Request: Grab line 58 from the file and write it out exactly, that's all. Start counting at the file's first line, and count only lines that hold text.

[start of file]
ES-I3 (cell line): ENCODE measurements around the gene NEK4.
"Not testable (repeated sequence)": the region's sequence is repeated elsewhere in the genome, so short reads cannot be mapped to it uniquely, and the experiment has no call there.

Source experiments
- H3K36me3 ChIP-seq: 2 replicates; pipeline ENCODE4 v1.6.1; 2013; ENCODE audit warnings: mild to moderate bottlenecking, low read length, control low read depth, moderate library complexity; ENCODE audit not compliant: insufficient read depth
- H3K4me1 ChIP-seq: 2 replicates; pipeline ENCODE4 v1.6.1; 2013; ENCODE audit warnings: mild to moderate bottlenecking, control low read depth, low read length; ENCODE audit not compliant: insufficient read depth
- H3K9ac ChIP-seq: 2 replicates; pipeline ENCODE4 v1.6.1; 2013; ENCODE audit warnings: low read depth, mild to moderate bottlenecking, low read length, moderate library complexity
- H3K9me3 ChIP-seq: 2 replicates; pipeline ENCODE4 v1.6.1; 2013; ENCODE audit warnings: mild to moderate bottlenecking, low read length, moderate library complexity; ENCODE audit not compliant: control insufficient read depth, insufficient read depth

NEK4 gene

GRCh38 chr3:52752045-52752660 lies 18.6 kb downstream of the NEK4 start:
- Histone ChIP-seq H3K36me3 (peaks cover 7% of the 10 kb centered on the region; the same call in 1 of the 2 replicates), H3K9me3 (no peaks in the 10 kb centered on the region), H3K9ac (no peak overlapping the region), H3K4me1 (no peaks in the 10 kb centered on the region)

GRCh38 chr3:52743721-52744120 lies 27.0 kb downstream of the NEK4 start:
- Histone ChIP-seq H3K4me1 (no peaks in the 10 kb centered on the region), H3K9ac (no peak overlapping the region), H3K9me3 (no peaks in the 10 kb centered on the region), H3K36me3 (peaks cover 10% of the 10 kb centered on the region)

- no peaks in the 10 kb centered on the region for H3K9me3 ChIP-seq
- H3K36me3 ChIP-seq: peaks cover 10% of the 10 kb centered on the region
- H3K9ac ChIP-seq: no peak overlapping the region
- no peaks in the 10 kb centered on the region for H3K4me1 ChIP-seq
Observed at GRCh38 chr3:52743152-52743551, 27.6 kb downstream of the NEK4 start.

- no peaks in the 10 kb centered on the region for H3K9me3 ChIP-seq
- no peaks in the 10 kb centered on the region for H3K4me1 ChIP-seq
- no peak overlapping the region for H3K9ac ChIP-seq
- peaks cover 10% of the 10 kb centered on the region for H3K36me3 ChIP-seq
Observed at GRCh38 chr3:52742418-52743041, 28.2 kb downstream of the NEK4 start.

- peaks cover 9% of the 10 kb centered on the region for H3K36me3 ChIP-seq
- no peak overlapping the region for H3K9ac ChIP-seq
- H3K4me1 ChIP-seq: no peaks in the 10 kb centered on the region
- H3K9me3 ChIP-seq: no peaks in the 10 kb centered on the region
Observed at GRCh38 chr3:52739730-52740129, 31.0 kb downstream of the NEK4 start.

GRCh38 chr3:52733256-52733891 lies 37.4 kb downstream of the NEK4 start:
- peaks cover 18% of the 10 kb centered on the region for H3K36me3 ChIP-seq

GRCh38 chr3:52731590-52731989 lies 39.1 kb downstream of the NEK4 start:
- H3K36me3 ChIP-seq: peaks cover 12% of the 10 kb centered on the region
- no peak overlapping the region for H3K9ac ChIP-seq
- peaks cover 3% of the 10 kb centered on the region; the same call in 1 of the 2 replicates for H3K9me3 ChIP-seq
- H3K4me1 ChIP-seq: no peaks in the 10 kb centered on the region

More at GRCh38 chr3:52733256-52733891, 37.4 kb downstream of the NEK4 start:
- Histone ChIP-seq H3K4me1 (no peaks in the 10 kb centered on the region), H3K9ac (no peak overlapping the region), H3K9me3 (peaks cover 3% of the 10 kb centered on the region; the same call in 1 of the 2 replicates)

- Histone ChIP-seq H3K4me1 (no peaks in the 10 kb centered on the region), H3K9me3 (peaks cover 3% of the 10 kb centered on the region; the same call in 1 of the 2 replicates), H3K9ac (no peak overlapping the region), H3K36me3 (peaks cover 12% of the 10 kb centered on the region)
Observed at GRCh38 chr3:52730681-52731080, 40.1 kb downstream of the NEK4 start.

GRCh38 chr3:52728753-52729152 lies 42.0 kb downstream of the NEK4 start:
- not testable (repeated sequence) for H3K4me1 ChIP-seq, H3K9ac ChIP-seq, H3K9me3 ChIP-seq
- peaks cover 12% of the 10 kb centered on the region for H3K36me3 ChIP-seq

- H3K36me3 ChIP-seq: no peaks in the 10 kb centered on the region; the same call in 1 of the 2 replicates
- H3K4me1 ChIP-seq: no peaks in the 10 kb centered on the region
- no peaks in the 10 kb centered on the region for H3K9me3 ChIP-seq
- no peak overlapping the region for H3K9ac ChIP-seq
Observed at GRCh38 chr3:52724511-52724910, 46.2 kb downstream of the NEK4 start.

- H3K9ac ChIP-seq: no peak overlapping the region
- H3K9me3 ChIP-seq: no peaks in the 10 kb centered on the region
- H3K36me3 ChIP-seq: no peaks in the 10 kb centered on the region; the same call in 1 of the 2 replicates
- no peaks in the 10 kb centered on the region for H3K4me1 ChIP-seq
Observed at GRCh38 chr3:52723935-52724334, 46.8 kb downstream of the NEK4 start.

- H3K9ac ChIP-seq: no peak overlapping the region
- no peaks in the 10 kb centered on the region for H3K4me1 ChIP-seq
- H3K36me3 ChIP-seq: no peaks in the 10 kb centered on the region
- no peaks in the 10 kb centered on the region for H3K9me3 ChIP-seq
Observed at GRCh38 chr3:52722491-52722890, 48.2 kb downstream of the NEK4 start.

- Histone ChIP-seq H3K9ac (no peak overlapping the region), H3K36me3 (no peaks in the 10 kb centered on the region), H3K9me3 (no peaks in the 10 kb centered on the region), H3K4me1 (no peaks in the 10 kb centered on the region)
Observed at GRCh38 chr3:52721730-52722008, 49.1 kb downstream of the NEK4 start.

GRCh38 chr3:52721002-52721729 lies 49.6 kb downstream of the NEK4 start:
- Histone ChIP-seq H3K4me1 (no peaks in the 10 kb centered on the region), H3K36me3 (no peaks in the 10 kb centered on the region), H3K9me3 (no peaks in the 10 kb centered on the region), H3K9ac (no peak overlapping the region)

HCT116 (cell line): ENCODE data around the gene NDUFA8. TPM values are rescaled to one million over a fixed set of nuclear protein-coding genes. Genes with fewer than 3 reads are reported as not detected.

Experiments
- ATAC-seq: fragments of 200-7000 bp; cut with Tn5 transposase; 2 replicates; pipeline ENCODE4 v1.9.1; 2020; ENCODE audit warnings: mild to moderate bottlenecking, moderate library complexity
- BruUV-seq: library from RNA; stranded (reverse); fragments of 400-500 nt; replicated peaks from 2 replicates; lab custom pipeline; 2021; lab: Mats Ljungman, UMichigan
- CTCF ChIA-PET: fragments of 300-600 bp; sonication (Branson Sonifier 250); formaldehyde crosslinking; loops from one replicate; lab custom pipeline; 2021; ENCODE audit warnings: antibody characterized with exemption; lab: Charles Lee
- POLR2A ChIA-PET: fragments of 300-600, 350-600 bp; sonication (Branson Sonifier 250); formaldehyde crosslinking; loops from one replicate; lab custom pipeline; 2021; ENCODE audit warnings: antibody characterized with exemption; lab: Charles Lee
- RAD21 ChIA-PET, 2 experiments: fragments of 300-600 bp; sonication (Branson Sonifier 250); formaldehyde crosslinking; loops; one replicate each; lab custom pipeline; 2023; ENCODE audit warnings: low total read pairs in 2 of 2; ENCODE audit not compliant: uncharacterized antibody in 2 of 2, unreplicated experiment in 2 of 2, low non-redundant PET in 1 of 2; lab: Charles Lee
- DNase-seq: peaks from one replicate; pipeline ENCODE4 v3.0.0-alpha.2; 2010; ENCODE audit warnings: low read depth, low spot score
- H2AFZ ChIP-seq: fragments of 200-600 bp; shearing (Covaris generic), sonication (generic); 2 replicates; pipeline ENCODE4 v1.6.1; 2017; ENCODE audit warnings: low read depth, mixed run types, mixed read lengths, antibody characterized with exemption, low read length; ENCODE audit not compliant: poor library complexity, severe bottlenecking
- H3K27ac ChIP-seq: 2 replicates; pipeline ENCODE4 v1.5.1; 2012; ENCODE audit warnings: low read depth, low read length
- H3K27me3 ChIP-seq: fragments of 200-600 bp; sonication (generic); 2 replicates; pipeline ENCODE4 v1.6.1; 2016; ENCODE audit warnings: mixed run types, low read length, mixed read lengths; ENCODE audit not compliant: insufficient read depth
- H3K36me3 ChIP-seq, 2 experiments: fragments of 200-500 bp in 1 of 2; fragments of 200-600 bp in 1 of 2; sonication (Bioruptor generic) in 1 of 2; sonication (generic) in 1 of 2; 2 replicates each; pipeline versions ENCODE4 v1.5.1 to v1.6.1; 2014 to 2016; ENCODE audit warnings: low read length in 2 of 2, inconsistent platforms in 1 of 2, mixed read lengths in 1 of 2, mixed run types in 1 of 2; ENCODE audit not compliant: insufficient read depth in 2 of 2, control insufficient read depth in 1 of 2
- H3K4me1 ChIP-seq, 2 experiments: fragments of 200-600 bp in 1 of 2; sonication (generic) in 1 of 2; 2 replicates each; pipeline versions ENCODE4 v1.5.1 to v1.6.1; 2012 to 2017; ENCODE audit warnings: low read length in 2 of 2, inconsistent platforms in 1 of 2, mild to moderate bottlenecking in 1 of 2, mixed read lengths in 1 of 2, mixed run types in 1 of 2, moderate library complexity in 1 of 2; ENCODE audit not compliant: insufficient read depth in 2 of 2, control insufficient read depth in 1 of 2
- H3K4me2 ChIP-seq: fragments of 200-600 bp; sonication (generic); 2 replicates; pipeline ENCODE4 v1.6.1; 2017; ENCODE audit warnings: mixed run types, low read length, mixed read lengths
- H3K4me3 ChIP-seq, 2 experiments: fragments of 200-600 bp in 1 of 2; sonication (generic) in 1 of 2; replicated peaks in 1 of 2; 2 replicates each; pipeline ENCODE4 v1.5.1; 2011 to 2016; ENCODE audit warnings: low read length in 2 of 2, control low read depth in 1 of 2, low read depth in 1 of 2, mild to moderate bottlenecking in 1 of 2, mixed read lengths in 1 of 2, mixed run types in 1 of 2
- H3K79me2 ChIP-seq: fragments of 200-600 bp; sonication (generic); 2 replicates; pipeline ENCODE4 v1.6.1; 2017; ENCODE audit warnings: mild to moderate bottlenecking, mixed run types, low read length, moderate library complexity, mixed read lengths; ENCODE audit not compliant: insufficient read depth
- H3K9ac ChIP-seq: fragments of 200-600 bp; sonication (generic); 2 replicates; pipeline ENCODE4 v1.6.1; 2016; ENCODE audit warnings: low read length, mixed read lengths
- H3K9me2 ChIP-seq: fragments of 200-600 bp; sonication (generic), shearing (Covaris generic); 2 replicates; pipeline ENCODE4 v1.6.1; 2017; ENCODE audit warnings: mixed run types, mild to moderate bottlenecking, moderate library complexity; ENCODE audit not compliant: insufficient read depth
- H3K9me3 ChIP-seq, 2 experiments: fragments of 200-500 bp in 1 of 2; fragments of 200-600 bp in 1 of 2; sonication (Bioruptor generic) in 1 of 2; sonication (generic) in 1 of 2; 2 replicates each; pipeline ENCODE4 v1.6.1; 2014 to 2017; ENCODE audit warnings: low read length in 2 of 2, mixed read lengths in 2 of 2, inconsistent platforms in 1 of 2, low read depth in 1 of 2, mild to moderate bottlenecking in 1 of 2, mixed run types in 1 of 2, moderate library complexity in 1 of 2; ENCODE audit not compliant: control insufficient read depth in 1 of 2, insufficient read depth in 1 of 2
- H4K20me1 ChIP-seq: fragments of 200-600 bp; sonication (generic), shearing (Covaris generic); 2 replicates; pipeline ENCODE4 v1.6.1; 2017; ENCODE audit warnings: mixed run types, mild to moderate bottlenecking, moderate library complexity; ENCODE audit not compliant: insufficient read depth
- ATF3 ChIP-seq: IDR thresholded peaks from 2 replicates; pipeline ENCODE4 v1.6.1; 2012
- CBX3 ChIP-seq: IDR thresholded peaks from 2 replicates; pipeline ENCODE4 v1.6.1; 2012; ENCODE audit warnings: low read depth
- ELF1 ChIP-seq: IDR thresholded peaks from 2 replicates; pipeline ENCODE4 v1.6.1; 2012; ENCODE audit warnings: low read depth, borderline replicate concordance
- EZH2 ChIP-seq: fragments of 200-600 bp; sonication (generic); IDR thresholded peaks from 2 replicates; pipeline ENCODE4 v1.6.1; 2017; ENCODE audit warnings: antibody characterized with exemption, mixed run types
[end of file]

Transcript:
Observed at GRCh38 chr3:52721730-52722008, 49.1 kb downstream of the NEK4 start.